LULU GARCIA-NAVARRO, HOST:
And we're joined now by NPR legal affairs correspondent Nina Totenberg to talk about what she expects to see from Justice Kavanaugh and the Supreme Court in the months ahead. Hi, Nina.
NINA TOTENBERG, BYLINE: Hi, Lulu.
GARCIA-NAVARRO: This has been such a bitter fight, and the Supreme Court takes pains to portray itself as a nonpartisan body. How do you think he will be received by his new colleagues?
TOTENBERG: Well, I think they'll all suck it up. He'll suck it up. They'll suck it up. And they'll all try to get along and put on a good show for the public and for each other. After all, they are going to live with each other, for all practical purposes, for the rest of their lives. I like to refer to this as a marriage of nine with no divorce court. And if you want to get anything done, if you want to do what the Constitution says you're supposed to do and get along with each other while you do it, then you have to figure out a way to make it work.
GARCIA-NAVARRO: Let me ask this - have any of the justices said anything publicly about this?
TOTENBERG: Not per se. But Justices Sonia Sotomayor and Elena Kagan were at Princeton on Friday and asked about the whole notion of partisanship and the court. Here's what Justice Kagan said.
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ELENA KAGAN: It's an incredibly important thing for the court to guard - is this reputation of being fair, of being impartial, of being neutral and of not being simply an extension of the terribly polarized political process and environment that we live in.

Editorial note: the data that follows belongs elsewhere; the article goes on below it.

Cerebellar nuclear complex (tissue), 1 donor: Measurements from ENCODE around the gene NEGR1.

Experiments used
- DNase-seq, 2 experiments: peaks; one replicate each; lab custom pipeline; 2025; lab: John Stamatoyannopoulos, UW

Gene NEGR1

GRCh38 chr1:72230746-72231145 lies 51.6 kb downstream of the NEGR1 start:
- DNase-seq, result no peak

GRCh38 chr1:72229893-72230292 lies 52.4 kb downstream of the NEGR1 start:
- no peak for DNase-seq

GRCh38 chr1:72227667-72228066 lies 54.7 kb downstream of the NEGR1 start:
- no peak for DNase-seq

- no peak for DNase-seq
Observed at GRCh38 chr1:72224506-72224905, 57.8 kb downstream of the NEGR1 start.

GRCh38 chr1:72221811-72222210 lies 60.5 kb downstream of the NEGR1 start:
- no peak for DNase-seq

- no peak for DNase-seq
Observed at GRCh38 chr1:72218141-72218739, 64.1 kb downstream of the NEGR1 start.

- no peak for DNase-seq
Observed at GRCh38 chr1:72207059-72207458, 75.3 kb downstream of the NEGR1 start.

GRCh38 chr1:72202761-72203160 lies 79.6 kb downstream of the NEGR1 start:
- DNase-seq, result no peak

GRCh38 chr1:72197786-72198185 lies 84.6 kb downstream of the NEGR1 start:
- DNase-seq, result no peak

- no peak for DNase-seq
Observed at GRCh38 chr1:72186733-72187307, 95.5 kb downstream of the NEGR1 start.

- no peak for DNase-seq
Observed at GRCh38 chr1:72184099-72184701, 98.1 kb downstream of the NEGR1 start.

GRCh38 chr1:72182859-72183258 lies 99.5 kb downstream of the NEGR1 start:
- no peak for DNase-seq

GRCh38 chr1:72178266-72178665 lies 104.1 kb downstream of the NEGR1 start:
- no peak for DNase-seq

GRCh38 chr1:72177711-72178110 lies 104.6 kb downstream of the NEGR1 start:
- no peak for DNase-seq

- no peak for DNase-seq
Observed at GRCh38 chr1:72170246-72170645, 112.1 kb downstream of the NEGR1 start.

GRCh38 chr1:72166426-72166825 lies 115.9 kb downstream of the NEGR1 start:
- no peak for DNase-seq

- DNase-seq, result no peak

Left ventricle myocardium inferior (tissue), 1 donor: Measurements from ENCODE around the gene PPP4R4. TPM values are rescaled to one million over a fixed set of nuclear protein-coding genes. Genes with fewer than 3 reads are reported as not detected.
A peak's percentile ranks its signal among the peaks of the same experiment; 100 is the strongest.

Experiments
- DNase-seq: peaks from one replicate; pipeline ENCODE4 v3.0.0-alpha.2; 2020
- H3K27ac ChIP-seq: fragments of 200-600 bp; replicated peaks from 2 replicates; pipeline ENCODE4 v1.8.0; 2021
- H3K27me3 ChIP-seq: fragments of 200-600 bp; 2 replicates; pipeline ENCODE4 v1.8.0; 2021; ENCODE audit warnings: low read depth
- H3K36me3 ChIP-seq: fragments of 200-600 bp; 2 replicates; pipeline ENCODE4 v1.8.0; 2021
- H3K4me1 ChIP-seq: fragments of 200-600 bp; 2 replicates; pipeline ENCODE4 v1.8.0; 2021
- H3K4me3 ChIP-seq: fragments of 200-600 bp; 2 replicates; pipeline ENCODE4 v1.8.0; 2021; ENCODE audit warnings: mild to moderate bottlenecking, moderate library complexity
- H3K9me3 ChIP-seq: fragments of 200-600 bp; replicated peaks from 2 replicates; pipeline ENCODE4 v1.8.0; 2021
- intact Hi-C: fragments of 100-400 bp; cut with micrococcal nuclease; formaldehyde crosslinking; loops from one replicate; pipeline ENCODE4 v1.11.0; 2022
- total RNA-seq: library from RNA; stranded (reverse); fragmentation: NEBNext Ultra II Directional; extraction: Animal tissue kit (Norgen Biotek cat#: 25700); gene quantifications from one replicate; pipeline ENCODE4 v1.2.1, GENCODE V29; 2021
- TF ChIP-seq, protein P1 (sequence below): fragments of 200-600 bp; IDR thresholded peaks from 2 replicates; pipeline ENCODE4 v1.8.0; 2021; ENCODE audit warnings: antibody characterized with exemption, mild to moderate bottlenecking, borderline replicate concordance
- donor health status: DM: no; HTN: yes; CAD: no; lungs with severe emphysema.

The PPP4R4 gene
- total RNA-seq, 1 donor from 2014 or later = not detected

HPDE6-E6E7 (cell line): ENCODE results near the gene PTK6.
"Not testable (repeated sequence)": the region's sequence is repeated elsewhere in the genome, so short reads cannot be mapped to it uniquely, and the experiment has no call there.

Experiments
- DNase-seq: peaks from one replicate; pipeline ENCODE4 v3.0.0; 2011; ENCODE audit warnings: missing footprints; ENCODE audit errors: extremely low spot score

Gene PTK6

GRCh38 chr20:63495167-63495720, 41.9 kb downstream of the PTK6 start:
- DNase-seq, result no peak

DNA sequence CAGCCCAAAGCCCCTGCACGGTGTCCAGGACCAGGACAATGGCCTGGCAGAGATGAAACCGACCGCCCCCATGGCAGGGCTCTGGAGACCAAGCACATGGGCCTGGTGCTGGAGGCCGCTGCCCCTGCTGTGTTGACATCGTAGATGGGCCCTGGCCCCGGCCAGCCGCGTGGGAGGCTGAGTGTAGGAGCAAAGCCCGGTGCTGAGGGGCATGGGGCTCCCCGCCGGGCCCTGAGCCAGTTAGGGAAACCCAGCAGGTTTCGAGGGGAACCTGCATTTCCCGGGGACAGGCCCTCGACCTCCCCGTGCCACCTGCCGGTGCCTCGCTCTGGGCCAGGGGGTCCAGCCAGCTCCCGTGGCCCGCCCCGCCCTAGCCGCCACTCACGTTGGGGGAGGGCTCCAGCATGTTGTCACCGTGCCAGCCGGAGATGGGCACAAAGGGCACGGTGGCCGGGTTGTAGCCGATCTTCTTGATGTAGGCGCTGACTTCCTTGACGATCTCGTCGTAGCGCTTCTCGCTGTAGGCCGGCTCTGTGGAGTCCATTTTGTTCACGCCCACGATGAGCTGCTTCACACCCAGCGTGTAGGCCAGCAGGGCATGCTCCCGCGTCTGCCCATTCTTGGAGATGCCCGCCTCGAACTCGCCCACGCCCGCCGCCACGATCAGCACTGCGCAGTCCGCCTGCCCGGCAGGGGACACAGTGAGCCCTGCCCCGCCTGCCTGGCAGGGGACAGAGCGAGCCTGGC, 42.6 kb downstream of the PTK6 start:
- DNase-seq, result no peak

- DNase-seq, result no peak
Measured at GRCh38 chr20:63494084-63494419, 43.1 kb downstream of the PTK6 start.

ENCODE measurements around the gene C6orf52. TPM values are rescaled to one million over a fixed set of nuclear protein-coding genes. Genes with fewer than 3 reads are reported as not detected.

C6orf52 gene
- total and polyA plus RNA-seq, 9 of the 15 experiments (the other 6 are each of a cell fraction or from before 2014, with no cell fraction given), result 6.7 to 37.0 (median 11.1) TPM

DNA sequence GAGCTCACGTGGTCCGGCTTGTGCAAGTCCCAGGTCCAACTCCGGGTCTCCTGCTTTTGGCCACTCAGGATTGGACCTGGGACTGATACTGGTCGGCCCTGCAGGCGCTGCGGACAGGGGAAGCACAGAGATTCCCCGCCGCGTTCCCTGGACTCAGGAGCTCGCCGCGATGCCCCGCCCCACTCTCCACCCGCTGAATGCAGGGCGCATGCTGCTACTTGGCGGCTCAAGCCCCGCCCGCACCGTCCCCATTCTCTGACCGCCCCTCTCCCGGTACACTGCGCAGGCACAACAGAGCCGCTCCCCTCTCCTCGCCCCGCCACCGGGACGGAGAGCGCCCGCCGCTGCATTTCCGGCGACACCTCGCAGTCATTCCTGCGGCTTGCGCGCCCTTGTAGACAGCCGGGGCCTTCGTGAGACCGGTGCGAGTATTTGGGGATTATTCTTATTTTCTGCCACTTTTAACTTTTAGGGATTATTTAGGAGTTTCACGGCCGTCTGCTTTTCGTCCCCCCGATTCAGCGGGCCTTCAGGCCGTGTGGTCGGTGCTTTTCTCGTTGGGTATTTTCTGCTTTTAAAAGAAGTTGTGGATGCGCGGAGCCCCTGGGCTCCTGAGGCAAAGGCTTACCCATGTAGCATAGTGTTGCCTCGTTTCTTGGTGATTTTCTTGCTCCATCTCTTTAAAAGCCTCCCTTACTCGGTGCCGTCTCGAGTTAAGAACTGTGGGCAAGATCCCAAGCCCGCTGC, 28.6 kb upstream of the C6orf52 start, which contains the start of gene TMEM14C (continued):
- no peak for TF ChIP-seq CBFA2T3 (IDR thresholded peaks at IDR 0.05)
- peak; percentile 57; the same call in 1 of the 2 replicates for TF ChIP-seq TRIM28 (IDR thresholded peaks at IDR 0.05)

GARCIA-NAVARRO: This has not only divided Congress. It's divided the country. And it is now all centered - all eyes are on the Supreme Court.
TOTENBERG: Well, I guess it's somewhat fortunate that the only thing you see at the Supreme Court is the oral argument and the announcement of opinions. And I suspect that the court will try to keep a relatively low profile for the short-term foreseeable future - this term, maybe even next term. Sometimes, it can't avoid getting sucked into very big controversies. There is, for example, right now a case pending before the court testing the question of whether the employment section of the federal civil rights laws barring discrimination based on sex covers gay and lesbian employees.
GARCIA-NAVARRO: Justice Kavanaugh replaces Justice Anthony Kennedy, who had been the court's swing vote. When Kennedy announced his retirement in June, you called it the end of the world as we know it. So what does the court's new world look like?
TOTENBERG: Closely contested cases. You will see a court that is more conservative than we've seen in this country probably for 70 years or so. And that has consequences way beyond abortion and gay rights and even gun rights. It has consequences for employment rights, for the environment, for the ability of the federal government to regulate, for the way the power is allocated in the federal government - whether the president has more and more power or not.
GARCIA-NAVARRO: NPR legal affairs correspondent Nina Totenberg. Thank you, Nina, so very much.
TOTENBERG: Thank you.
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